Becoming Tri-platform

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For as long as I can remember I have been a Windows user.  I vaguely remember my parents having Windows 3.1 when I was in high school and my first computer came with a shiny new copy of Windows 95.  After many years of Windows 95, 98, ME (yes, it was awful), and finally XP I succumbed to the lure of a shiny new Macbook three years ago.  Since then I have been dual platform.  Kelly also joined the party by giving up his Windows-based video editing system for a MacPro for his documentary production hobby.  Now we have two offices in our house affectionately called the “Mac lab” and the “Windows lab.” I like using both operating systems for different tasks and as someone who often helps friends, colleagues, and students with technology projects and professional development I feel is important for me to understand both platforms.

Using that same logic over the weekend I spent some time checking out Linux or more specifically the Linux based operating system, Ubuntu.  Why Linux? Why now?  Well, I mentioned in an earlier post that last week had the opportunity to check out an Eee PC running a customized version of Linux while at the ILC Conference.  I have to say I was pretty impressed.  While this version of Linux is certainly not as pretty as the Mac OSX operating system, nor as ubiquitous as Windows XP it works and it works well.  Any average Mac or Windows user would feel right at home with this operating system.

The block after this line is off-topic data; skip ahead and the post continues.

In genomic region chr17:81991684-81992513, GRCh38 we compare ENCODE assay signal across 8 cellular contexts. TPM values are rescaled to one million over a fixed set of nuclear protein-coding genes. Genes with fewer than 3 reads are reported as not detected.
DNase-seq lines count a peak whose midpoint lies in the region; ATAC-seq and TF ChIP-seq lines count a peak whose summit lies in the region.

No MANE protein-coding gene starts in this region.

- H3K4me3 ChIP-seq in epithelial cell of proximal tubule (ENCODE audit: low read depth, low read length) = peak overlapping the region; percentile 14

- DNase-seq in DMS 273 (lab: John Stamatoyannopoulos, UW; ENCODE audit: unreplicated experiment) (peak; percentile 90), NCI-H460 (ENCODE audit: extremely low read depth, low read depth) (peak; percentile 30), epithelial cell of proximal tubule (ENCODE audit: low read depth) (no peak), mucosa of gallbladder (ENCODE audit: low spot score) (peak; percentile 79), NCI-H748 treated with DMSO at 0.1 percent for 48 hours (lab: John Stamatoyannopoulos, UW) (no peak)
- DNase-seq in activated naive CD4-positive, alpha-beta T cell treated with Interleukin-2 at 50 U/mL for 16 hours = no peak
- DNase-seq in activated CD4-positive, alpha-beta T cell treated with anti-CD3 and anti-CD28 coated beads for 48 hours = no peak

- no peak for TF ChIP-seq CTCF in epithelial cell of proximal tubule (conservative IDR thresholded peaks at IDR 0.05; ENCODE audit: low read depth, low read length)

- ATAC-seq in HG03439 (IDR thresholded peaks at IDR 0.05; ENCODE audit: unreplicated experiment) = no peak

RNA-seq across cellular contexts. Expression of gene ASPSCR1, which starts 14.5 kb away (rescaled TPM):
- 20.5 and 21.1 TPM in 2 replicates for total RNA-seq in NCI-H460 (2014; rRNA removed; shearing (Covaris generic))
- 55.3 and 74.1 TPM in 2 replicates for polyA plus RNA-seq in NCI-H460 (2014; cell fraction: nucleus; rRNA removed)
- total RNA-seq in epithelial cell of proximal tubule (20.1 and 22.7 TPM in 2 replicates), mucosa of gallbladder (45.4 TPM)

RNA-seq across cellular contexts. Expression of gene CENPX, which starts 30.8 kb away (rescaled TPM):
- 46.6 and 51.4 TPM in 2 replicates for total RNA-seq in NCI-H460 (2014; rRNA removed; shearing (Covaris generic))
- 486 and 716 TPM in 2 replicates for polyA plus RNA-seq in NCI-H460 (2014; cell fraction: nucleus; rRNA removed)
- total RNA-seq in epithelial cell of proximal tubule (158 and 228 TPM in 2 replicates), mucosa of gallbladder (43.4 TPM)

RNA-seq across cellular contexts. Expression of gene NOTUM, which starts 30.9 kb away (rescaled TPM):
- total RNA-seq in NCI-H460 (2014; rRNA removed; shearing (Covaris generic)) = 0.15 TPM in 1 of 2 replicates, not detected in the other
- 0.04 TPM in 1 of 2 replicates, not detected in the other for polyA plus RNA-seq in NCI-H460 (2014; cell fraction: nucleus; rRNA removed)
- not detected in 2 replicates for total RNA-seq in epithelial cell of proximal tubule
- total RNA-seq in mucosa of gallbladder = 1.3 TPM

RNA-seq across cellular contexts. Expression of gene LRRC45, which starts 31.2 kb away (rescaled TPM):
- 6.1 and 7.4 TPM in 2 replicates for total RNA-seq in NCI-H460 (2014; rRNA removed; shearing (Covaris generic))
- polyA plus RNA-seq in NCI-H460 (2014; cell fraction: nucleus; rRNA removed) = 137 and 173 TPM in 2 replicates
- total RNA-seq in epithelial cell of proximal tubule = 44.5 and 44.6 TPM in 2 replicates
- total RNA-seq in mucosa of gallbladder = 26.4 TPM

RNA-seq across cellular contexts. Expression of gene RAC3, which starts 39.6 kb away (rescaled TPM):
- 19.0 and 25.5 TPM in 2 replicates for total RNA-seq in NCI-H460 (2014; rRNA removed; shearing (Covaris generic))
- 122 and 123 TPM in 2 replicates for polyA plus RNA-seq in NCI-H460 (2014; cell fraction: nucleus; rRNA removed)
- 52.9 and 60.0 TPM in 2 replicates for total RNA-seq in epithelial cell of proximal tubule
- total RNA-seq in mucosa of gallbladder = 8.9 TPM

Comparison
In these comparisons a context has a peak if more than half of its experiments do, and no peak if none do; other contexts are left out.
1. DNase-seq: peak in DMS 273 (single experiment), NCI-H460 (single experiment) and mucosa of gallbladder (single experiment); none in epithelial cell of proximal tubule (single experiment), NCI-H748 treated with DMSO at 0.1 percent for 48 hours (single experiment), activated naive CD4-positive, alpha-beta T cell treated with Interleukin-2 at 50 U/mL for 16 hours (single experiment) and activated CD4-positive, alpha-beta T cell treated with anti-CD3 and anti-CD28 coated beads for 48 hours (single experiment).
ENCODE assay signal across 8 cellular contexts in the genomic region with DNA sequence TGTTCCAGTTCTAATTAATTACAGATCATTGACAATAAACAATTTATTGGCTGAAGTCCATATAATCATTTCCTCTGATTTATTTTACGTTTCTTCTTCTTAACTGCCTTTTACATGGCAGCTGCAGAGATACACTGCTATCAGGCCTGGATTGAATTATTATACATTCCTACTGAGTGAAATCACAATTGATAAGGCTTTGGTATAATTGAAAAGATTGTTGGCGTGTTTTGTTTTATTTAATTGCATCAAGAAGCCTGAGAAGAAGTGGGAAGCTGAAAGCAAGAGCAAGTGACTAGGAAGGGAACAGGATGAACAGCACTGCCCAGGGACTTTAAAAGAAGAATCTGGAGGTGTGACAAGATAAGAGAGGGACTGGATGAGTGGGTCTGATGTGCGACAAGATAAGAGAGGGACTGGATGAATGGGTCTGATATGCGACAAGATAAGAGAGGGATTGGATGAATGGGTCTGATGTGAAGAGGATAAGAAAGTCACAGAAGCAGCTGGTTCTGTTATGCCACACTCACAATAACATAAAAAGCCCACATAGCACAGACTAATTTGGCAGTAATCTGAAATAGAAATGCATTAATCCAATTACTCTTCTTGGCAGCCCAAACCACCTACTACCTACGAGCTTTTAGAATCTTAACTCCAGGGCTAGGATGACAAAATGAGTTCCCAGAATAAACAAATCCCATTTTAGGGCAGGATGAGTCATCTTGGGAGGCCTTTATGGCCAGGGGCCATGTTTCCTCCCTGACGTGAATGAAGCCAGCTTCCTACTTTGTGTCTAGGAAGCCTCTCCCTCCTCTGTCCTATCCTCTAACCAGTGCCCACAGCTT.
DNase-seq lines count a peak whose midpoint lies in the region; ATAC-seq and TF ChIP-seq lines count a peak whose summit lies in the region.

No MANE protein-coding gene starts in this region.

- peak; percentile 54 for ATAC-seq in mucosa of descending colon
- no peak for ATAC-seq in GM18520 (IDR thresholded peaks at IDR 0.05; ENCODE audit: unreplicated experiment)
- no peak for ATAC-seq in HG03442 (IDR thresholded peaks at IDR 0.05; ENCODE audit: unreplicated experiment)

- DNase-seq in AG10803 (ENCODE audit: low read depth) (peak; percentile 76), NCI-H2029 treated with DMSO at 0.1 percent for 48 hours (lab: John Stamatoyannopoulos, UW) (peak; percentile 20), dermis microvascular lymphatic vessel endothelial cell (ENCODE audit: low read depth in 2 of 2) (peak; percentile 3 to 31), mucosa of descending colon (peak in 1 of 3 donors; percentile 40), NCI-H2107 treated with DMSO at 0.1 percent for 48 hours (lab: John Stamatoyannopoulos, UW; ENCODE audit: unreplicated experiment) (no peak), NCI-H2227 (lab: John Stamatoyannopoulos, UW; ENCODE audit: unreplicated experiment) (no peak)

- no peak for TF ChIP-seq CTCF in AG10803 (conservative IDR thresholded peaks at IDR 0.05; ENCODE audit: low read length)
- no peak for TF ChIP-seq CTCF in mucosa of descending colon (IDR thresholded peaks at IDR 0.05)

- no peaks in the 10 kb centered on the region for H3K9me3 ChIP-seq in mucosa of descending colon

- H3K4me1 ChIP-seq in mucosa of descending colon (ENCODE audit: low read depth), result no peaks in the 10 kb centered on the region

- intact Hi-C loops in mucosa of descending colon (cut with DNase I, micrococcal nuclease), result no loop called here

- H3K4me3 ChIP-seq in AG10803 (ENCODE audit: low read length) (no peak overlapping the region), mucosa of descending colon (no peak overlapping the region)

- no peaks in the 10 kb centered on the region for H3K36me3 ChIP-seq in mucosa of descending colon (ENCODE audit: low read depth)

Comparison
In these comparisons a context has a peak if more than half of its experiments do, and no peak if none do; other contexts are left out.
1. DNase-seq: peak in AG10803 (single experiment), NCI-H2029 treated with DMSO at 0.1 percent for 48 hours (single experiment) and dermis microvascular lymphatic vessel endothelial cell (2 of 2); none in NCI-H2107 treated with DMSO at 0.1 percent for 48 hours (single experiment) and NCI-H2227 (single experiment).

Since a Linux version of the Eee PC costs around $300 this may be a great product for schools looking to implement a 1:1 program.  The Macbooks used at my current school cost about $2,000 and the Gateways at my previous school retailed in the neighborhood of $1,500.  It doesn’t take a brainiac to figure out that 5-6 students could have Eee PCs for the cost of providing a traditional laptop to just one student.  Realize, there are other trade-offs besides operating system being made to create the Eee PC’s rock bottom price including a small solid-state hard drive, no optical drive, and a small over all size.  However, do student laptops really need optical drives?  I know a school district in the neighboring town that actually bans students from using them.  Large hard drives are also becoming less necessary with cloud computing and other web 2.0 products becoming more common.  As I have mentioned in previous posts there is a cost associated with using name brand software (like $14,000 just to have Microsoft Office licenses for all of our student laptops this year).  Even an Eee PC with Windows is $30-50 more than one with Linux.  Since schools have finite funds, shouldn’t we at least take a look at free, open source alternatives?  Just look at all the open source programs available for Mac users!

So as I mentioned I spent part of the weekend checking out Ubuntu.  I was surprised to find out there are different “flavors” of Ubuntu including education (Edubuntu) multimedia design (Ubuntu Studio) versions.  I think a mini laptop running Linux or Ubuntu may be coming to my home soon.  I’d like to give it a whirl and see if it really is the future of education.

Joe

Photo: Ubuntu Logo Plastic by Andrew Mason on Flickr

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